After being tricked once, one should learn from one’s mistakes and avoid being tricked in the same way again.
Turkish equivalent: beni bir kere aldatırsan sen utan, ikincide ben kanarsam ben utanayım

used to say that you will do a particular task immediately:
“Could you give me a copy of this page, please?” “Consider it done.”
Turkish equivalent: oldu bil

used to ask why something is so important
“So I’m late. What’s the big deal?”
Turkish equivalent: bunda abartacak ne var?, bu kadar önemli olan ne?

used to say that if someone treats other people badly he or she will eventually be treated badly by someone else
“You should not mistreat them. What goes around comes around.”
Turkish equivalent : ne ekersen onu biçersin, etme bulma dünyası

used to say that a thing that can be bought for a very low price probably isn’t very good
“That cheap camera I bought is broken already.” “Well, you get what you pay for.”
Turkish equivalent : ne kadar ekmek o kadar köfte

used to tell someone that they should forget about unpleasant things
that happened in the past, and especially to forgive and forget
something bad that someone has done to them :
“Just let bygones be bygones and be friends again”
Turkish equivalent : bırak geçmiş geçmişte kalsın, olan oldu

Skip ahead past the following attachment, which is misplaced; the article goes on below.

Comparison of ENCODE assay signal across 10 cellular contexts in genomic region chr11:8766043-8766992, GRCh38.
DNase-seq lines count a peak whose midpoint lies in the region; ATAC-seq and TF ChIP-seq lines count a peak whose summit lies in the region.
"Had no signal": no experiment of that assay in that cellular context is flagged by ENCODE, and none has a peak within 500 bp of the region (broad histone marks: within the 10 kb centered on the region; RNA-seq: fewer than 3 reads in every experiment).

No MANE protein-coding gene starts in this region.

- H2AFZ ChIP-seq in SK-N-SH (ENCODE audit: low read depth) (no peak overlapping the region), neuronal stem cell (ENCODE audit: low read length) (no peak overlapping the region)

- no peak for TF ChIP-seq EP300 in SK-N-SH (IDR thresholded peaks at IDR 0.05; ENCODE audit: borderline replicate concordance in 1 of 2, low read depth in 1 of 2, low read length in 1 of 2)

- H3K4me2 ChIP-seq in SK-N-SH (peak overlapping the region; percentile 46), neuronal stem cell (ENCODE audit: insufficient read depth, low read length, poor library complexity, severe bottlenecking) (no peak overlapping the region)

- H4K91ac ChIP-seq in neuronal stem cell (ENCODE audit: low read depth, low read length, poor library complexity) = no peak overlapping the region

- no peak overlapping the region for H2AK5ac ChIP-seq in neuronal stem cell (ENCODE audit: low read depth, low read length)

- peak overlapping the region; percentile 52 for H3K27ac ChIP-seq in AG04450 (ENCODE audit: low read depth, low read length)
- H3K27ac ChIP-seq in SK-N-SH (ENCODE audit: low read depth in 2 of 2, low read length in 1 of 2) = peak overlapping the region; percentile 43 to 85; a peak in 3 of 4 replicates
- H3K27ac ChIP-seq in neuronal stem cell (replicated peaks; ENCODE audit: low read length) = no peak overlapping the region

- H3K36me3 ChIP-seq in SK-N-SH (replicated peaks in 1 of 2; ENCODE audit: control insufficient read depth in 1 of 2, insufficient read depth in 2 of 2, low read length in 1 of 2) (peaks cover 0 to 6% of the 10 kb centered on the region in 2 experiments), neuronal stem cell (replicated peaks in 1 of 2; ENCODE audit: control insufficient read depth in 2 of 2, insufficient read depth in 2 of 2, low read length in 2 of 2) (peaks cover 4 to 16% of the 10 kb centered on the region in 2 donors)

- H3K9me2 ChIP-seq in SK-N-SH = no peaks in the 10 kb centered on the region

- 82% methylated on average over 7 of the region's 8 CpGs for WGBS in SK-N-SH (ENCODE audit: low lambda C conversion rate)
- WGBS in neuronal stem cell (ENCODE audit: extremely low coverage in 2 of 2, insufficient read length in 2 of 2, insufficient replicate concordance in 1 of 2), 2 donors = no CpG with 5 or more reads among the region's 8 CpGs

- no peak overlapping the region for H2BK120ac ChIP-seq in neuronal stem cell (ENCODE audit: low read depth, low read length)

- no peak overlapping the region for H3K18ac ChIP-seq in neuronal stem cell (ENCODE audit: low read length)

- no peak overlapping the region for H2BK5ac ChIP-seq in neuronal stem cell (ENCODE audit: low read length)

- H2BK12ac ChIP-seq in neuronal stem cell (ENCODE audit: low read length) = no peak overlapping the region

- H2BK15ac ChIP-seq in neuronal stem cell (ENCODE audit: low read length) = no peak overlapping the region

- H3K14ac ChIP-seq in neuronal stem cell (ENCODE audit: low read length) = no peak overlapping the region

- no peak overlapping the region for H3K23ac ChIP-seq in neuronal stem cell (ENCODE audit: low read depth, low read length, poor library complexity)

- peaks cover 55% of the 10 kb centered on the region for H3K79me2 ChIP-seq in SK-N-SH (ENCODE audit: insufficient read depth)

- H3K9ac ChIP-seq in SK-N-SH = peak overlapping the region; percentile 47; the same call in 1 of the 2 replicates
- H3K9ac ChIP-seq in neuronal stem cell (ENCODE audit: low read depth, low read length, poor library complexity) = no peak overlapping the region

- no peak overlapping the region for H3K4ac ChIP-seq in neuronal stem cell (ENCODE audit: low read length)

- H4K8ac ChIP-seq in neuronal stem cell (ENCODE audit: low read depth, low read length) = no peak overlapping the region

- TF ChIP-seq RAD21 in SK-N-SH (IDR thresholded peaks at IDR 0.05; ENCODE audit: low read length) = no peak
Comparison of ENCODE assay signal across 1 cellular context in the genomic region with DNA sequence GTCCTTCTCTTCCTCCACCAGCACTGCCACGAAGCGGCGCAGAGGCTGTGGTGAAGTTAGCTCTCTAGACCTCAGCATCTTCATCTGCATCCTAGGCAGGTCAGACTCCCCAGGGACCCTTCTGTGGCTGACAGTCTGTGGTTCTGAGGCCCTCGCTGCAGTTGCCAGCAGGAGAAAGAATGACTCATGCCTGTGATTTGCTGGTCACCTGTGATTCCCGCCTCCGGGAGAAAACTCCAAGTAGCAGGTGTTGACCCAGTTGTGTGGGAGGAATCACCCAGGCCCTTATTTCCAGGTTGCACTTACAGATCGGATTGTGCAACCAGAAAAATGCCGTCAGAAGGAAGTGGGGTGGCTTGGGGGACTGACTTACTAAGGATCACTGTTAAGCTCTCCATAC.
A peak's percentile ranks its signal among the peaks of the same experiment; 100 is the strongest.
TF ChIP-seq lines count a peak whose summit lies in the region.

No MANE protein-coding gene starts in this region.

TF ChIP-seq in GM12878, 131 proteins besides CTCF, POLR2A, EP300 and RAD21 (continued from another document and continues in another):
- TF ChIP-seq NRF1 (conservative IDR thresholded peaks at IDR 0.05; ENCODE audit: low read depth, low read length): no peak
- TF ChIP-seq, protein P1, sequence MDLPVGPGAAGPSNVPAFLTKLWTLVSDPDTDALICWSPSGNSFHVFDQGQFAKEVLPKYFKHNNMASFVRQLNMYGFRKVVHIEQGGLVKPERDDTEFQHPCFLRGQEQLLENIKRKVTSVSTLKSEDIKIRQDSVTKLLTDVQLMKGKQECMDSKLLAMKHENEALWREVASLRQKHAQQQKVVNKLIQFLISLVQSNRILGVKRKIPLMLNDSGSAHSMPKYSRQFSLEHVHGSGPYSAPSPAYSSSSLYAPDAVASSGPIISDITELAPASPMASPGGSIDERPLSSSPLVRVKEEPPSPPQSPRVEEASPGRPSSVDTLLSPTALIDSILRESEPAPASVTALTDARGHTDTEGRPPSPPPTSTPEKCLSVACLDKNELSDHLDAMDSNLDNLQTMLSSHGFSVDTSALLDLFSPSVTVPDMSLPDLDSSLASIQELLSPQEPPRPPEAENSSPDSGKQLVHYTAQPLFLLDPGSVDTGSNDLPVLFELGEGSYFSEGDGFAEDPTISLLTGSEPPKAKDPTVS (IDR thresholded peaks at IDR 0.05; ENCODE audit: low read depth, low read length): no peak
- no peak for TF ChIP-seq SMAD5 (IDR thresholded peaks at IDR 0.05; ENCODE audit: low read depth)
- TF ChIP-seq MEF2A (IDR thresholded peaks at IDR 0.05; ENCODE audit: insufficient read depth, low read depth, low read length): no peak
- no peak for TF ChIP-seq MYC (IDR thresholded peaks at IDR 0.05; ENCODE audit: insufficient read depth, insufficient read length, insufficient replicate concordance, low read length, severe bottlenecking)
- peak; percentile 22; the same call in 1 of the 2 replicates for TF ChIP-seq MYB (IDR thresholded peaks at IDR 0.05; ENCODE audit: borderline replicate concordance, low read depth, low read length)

used to describe someone who talks about doing something but never does it:
“She’s all talk when it comes to doing something about the problem.”
Turkish equivalent : laf çok icraat yok

to look extremely happy:
“We’ve had a fantastic response!” he said, grinning from ear to ear.
Turkish equivalent : ağzı kulaklarına varmak

tell me another one! also tell me another!
used to say that you do not believe what someone has told you:
“I worked all day yesterday.” “Oh yeah, tell me another one!
Turkish equivalent : külahıma anlat!

(in) the middle of nowhere:
far away from any towns and cities and where few people live:
“He lives in a tiny house in the middle of nowhere.”
Turkish equivalent : ıssız bir yerde, kuş uçmaz kervan geçmez bir yerde

​used to ask someone to be kinder to you:
“Don’t make me write it again! Have a heart!”
Turkish equivalent : insaf et, el insaf